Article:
How to Create a Culture of Equality
Cathinka Wahlström—Accenture’s Senior Managing Director of Financial Services for North America—dishes on how a culture of equality can do more than empowering women. It drives commercial success.
If there is anybody who fully understands the bottom line, it would be Cathinka Wahlström—Accenture’s Senior Managing Director of Financial Services for North America—who has more than 25 years’ global financial experience under her belt. One of her greatest passions is the promotion of gender diversity, since an equal culture for women is evidently linked to more innovation and success.
“At Accenture, our goal is to become the world’s most inclusive and diverse company,” said Wahlström. “Believing that our diversity can only make us stronger, we embrace it as a source of innovation and competitive advantage.” The company’s goal is for women to account for at least 40 percent of its U.S. workforce by 2020 and 50 percent of its global workforce by 2025. To that end, Accenture has been conducting annual research on female empowerment since 2007. In 2018, after surveying more than 22,000 working women and men in 34 countries, the management consulting firm discovers that a culture of equality can both make women thrive and help all employees realize their potential.
“As a matter of fact, companies that value women’s advancement often see male employees performing well too. In effect, we rise together,” said Wahlström. Report indicates that in such companies, women are 42 percent more likely to advance to managerial level or above, while men are 20 percent more likely to achieve the same feat. On a larger scale, should companies from around the world follow suit, each woman’s pay could increase by more than 50 percent (or up to $30K) per year. Wahlström has research-backed advice for changing your company’s culture to make it more equitable—and more successful.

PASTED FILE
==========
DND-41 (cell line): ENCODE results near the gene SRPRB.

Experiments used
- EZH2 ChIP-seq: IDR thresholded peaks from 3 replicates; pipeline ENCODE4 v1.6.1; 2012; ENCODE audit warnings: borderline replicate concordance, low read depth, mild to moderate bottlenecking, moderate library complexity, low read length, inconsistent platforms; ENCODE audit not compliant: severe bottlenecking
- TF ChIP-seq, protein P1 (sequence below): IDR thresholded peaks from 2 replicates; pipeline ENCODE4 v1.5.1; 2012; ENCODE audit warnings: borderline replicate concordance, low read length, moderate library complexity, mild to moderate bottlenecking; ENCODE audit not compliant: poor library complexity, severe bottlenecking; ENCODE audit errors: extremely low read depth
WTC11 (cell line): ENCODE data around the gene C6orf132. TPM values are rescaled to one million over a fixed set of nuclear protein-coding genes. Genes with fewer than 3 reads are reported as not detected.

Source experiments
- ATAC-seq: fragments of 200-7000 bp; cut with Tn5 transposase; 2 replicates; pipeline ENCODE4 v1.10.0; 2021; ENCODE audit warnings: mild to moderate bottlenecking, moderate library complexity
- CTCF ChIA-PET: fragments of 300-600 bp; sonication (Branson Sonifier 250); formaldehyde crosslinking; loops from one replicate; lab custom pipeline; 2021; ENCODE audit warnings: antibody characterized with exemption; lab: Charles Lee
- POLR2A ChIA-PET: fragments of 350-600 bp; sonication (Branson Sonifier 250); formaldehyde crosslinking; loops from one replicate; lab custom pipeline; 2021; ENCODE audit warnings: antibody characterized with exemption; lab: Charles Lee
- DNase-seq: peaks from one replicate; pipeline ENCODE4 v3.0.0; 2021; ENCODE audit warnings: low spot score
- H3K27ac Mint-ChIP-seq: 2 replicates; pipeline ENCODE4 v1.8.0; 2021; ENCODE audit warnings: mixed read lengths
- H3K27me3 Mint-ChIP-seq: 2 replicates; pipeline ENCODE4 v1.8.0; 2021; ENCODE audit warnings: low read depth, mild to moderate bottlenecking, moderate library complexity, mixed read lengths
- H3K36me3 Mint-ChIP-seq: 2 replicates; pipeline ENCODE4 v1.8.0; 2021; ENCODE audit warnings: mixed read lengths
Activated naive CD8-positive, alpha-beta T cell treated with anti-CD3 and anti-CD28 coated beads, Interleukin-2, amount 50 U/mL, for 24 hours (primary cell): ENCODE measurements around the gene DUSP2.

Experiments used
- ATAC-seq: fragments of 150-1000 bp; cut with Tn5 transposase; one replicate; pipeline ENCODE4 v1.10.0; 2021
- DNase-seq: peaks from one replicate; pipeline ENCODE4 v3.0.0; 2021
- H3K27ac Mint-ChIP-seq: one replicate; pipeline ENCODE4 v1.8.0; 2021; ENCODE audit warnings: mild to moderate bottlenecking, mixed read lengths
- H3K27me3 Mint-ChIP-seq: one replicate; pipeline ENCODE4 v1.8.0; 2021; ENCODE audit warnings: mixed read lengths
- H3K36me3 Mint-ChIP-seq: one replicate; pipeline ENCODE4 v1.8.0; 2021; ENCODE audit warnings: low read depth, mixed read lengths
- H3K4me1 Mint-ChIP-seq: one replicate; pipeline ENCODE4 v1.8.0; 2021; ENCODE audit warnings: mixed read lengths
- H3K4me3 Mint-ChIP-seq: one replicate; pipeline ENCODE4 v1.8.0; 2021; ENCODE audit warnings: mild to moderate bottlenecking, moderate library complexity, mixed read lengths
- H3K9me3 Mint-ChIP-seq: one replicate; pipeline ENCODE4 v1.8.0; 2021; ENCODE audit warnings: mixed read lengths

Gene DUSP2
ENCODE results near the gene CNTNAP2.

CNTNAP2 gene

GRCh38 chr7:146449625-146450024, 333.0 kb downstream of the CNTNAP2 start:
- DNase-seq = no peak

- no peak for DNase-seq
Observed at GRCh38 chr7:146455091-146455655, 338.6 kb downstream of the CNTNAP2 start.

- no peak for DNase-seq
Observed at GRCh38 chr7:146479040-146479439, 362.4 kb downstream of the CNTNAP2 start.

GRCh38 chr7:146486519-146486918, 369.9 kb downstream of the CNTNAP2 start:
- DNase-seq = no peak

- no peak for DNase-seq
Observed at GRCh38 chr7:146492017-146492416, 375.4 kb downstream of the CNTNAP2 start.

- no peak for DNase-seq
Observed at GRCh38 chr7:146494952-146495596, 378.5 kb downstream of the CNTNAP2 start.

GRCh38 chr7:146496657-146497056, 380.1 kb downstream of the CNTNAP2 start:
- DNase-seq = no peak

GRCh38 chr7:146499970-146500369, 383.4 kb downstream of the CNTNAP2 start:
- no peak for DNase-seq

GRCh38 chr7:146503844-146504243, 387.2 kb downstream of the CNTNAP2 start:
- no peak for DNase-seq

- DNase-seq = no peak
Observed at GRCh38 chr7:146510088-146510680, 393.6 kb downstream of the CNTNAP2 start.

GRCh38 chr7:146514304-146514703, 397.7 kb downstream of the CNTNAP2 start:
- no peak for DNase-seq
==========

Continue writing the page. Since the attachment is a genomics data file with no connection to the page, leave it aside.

An Insider’s Guide
“Creating a culture of equality is no easy feat. But if company leaders can achieve these three tasks, the reward will surely exeed the sum of its parts.”
Be A Bold Leader
“Culture is set from the top, so if women were to advance, gender equality must be a strategic priority for the C-suite,” said Wahlström. If employers only casually mention the subject like it is low in priority, others would naturally follow suit and treat it as such. Therefore, it is key to become bold leaders and make it known that gender diversity is extremely important. Collect data, set diversity targets and goals, plus encourage employees to strive toward these goals. Embody the change and set an example by aligning words with action.
Take Comprehensive Action
“There is no silver bullet, and one-off initiatives do not work,” noted the financial consulting expert. Instead, there must be strategies in place across the entire organization to support women. Companies must quickly change tactics if they are not getting results. “If there is a problem, we fix it. And we continue to pursue relentlessly to achieve our goals,” she added. Comprehensive action includes making policies to attract, retain and move women up the ladder; building women’s networks; and encouraging men to take parental leave—which evens the playing field.
Build an Empowering Culture
“It is critical that companies create an environment where people can be successful both professionally and personally—where they can be who they are and feel they belong, every day,” said Wahlström. These are environments where employees are not asked to change their appearance, have the freedom to be creative, and can work flexibly by taking advantage of technology. “Both men and women want flexibility. And it is not just the ability to go to a parent-teacher meeting; it could be to train for a bike race in the morning and pick up work later.”
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